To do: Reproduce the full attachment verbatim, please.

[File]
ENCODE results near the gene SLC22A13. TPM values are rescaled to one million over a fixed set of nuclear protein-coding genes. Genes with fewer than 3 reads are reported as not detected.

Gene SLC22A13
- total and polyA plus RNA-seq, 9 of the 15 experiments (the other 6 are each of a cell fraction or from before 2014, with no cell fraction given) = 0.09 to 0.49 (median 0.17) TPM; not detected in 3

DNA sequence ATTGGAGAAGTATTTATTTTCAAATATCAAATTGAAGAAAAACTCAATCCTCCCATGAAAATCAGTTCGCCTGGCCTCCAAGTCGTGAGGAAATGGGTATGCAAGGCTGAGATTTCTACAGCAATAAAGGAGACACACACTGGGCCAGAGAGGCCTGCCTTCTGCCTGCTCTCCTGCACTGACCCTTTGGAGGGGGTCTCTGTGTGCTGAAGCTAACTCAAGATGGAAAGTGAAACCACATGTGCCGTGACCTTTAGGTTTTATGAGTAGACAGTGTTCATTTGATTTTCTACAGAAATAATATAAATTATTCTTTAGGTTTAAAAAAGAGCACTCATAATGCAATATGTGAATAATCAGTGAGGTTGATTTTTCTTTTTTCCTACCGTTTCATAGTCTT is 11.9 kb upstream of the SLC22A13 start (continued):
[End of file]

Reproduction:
ENCODE results near the gene SLC22A13. TPM values are rescaled to one million over a fixed set of nuclear protein-coding genes. Genes with fewer than 3 reads are reported as not detected.

Gene SLC22A13
- total and polyA plus RNA-seq, 9 of the 15 experiments (the other 6 are each of a cell fraction or from before 2014, with no cell fraction given) = 0.09 to 0.49 (median 0.17) TPM; not detected in 3

DNA sequence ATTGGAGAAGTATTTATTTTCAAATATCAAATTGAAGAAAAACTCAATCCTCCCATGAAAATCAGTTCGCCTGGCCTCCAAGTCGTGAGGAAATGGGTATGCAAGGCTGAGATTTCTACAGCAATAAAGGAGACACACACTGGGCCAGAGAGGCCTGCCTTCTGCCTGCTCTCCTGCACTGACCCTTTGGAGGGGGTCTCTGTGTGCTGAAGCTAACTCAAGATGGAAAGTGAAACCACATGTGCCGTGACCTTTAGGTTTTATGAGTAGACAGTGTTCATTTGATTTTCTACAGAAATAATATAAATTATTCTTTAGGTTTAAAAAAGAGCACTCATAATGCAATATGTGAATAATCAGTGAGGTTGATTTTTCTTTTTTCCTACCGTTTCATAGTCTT is 11.9 kb upstream of the SLC22A13 start (continued):